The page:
Constant pain after breast cancer surgery ‘more taxing’

Women who experience chronic pain after treatment for breast cancer are not significantly more anxious or depressed than women without pain, find researchers.

However, patients whose chronic pain after breast cancer treatment is persistent are significantly more anxious than those whose pain is intermittent, report David Sheridan (Western General Hospital, Edinburgh, UK) and team.

The persistence and prevalence of chronic pain in patients who have been treated for breast cancer suggests that long-term follow-up patients should regularly be asked about any painful symptoms they have. "More patients could then be referred to pain specialists for treatment," remark the authors in the Journal of Pain and Symptom Management.

They found that of the 111 patients studied, 33 (29.7%) reported chronic pain at a median of 64 months postoperatively.

Exercise exacerbated pain in 32.1% of patients. Exacerbations were also reported in relation to dressing (21.4%), lifting (7.1%), writing (3.6%), using the phone (3.6%), and other factors (21.4%). Overall, 42.9% of patients reported that nothing exacerbated their pain.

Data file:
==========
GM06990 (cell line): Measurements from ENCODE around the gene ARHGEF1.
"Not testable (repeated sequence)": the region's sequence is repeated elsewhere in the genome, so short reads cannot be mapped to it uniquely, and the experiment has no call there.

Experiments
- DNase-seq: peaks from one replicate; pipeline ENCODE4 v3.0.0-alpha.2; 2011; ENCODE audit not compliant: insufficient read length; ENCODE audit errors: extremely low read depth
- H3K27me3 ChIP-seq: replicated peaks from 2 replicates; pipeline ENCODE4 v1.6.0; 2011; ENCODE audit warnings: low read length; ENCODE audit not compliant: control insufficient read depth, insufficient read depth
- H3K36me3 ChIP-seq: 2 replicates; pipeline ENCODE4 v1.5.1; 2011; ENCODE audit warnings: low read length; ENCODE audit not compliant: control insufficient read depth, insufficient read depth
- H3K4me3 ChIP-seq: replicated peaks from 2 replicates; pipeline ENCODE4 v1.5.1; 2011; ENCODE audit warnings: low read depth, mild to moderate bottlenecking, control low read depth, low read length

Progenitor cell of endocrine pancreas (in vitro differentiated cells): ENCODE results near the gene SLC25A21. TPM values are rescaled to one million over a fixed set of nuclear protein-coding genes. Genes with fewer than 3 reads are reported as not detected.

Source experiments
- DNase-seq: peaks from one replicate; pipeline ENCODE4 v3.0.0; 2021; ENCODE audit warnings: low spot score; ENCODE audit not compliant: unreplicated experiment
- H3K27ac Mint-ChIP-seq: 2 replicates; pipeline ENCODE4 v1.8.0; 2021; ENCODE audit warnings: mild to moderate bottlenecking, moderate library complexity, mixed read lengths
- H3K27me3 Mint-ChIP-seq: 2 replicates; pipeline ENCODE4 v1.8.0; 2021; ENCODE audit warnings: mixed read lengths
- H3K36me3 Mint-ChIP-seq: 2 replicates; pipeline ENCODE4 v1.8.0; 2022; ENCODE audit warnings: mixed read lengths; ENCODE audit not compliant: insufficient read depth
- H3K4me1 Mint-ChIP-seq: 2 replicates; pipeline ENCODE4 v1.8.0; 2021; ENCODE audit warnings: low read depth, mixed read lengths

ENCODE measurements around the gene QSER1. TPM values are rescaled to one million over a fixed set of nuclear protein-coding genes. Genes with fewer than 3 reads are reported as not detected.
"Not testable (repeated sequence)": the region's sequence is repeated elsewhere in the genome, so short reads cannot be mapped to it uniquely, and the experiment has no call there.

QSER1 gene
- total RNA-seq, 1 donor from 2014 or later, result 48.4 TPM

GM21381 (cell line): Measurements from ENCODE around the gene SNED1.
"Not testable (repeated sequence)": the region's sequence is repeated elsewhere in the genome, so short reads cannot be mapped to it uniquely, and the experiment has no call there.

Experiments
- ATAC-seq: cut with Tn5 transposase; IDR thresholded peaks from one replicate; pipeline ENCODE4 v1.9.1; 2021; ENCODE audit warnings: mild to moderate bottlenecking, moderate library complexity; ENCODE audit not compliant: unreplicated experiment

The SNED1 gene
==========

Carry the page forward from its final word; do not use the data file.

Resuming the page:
Patients were asked whether their pain was intermittent. Of the 30 who responded to this question, seven (23.3%) said their pain was constant and three (76.7%) said the pain came and went.

The Leeds Assessment of Neuropathic Symptoms and Signs (S-LANSS) was completed by 25 (76%) of 33 patients who reported chronic pain. Of these, 10 (40%) achieved a score of 12 or more, indicating that their pain was likely to be neuropathic; four patients scored 11 and were borderline.

Logistic regression analysis revealed that chemotherapy increased the risk for developing chronic pain after breast cancer treatment threefold. "This finding is supported by the large body of previous literature showing that chemotherapy is a risk factor for peripheral neuropathic pain," comment Sheridan et al.

Preoperative pain was also shown to confer a fivefold increased risk for developing chronic pain.

The authors remark that the lack of an association between anxiety/depression and persistent pain after breast cancer treatment "may partly explain why only a small number of patients wanted to consult a physician and is supported by recent research."

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